Does this matter?  We argue it does.  The F-35 meets stealth requirements that were originally outlined within its 1997 design specifications.  However, since that time, surface-to-air radar and missile technology has increasingly become more accurate and lethal, meaning the F-35 will likely be unable to operate independently in hostile airspace. Instead, the fighter will need to be held in reserve until air defenses have been neutralised by traditional means: true stealth aircraft, dedicated electronic warfare aircraft (like the ‘Growler’ variant of the Super Hornet), and cruise missiles.

So, the choice for Canada and Australia will be to operate the F-35 with limited offensive capability and less-than-absolute stealth, or with full offensive capability and no meaningful stealth what so ever. Whatever the decision, the Canadian and Australian air forces will be dependent on dedicated anti-air suppression weapon systems in order to confidently operate their F-35s – a continuation of the present situation in operating the existing fleet of CF-18 and F/A-18 Hornets.  The Australian air force might have already tacitly agreed on this point, as it has procured the sub-systems necessary to operate twelve of its Super Hornets as ‘Growlers’.

In our assessment, the F-35 is not indisputably superior to some of the other aircraft currently available for procurement by the Canadian and Australian governments: the Eurofighter Typhoon; the American Super Hornet; the Swedish Gripen; or, the French Rafale.  It does, however, comes with a dramatically higher per unit ‘fly-away’ cost to its competitors – The United States Department of Defense’s 2012 Budget Estimates put the Air Force’s F-35s at US$151 million each, as opposed to US$57 million for the Navy’s Super Hornets. Granted, the fly-away costs for the F-35 will fall as (or rather, if) production ramps up, but the aircraft will remain a premium-priced option.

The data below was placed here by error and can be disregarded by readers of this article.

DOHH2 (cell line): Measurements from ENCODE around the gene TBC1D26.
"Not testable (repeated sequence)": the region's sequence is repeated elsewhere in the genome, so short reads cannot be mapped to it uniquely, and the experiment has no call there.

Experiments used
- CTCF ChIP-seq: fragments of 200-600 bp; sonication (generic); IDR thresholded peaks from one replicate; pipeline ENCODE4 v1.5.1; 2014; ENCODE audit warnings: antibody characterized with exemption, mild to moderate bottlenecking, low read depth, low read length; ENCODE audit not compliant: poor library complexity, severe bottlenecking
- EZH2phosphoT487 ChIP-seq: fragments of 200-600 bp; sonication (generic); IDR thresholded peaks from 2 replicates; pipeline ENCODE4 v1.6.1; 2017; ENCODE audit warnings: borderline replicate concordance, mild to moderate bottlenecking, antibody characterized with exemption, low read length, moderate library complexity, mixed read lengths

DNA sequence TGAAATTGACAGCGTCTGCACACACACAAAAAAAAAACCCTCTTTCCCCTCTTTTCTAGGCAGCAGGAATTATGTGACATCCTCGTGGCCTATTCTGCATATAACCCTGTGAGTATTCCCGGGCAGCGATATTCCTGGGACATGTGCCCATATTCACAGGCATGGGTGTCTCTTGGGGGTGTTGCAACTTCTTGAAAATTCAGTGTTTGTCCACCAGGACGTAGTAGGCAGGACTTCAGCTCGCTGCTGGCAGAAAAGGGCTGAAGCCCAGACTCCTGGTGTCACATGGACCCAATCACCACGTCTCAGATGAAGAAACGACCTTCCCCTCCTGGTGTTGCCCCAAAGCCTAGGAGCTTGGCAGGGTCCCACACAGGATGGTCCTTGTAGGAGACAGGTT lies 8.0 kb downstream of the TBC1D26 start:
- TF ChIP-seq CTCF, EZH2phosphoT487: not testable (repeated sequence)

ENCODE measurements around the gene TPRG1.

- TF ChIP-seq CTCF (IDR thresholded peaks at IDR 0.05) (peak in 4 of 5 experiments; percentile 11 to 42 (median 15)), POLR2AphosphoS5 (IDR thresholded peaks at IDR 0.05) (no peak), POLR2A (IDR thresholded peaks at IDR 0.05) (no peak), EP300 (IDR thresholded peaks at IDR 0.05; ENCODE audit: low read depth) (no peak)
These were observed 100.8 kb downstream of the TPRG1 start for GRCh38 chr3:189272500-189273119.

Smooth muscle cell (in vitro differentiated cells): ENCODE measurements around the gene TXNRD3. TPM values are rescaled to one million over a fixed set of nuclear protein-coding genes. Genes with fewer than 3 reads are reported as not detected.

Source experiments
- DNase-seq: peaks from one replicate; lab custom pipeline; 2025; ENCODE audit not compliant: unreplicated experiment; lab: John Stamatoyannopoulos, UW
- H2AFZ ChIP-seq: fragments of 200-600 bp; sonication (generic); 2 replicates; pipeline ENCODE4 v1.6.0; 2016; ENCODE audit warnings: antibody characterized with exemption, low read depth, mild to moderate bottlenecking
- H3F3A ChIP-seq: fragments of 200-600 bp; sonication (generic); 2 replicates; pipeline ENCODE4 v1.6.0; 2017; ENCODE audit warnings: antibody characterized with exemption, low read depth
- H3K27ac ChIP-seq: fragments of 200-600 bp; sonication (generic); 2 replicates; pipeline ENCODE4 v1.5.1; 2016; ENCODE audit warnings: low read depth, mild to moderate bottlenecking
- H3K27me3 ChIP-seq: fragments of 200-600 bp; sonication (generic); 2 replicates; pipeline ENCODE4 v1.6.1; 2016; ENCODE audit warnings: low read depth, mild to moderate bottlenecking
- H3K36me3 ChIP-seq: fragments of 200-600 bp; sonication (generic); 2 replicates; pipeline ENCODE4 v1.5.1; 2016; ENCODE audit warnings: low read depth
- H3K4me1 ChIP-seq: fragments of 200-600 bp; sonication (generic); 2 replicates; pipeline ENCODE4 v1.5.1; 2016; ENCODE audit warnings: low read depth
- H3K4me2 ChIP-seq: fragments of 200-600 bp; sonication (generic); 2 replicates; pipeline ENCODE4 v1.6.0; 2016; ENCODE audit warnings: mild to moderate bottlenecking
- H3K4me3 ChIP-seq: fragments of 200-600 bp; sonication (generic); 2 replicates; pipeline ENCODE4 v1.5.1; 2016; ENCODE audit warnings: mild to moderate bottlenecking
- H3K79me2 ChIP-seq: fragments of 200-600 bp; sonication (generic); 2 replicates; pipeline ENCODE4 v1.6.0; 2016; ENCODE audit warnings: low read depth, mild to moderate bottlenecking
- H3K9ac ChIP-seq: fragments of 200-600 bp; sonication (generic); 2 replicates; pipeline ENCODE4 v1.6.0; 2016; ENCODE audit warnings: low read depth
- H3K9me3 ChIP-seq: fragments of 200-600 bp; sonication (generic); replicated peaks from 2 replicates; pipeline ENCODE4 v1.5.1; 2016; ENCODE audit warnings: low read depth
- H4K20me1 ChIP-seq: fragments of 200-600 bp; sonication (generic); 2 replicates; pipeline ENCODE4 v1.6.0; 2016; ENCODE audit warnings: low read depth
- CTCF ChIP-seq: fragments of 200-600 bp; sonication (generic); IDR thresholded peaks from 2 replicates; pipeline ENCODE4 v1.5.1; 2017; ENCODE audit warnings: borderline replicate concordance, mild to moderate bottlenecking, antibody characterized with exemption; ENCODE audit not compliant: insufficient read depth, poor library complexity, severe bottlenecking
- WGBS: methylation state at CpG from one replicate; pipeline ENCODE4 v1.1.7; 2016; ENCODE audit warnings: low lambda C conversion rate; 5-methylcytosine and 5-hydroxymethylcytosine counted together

None of this is to say that the F-35 is a bad aircraft – some stealth may indeed be better than no stealth – and given a ‘fly-off’ evaluation it may well prove to be the superior aircraft to any of the aforementioned options across the full spectrum of performance metrics. But this is not a sure thing.  Nor is it to say that the Canadian and Australian governments necessarily ought to withdraw from the Joint Strike Fighter programme – such a decision carries political consequences that run deeper than just air power capabilities. Instead, it is merely to illustrate the point that the F-35 is not a silver bullet for Canadian and Australian air power requirements. All options should be put back on the table for careful analysis.

H&H

Editor’s Note: This post was originally envisioned several months ago as an op-ed.  I have updated it to reflect the present situation.    

The Best Defence: A PhD Retrospective

A few months ago I defended my doctoral thesis, and next week I will walk across the stage during the University’s convocation ceremony.  I will officially no longer be a graduate student: After five years of work, I will be a doctor of philosophy.

What does that mean?  How do you explain to the people in your life (family, friends, baristas) the nature of what you’ve been doing with for several years?  It’s a doctoral degree, so you can insist that people call you “doctor” – but then you run the risk of having them ask you about that weird rash they’ve got.  It’s the highest level of academic achievement; nice and all, but most people stopped caring about “academic achievement” when they left high school and entered the so-called real world.  Neither of these common descriptions really capture the essence of the enterprise.

What is a PhD?  I offer four answers to that question.

For starters, it’s rare.  According to Statistics Canada, 0.7% of the Canadian population over the age of 15 has a doctorate.  That’s about the same number of people (a bit shy of 200,000) as the population of St. John’s, Newfoundland – the 20th-largest city in Canada.  When you’re in academia, you basically live in that imaginary city: Most of the people in your professional life either have a PhD or are working on one.  It’s the price of admission in a very hierarchy-conscious world, and so it quickly becomes something that you take for granted.  Having a PhD seems normal and unremarkable, and it is neither.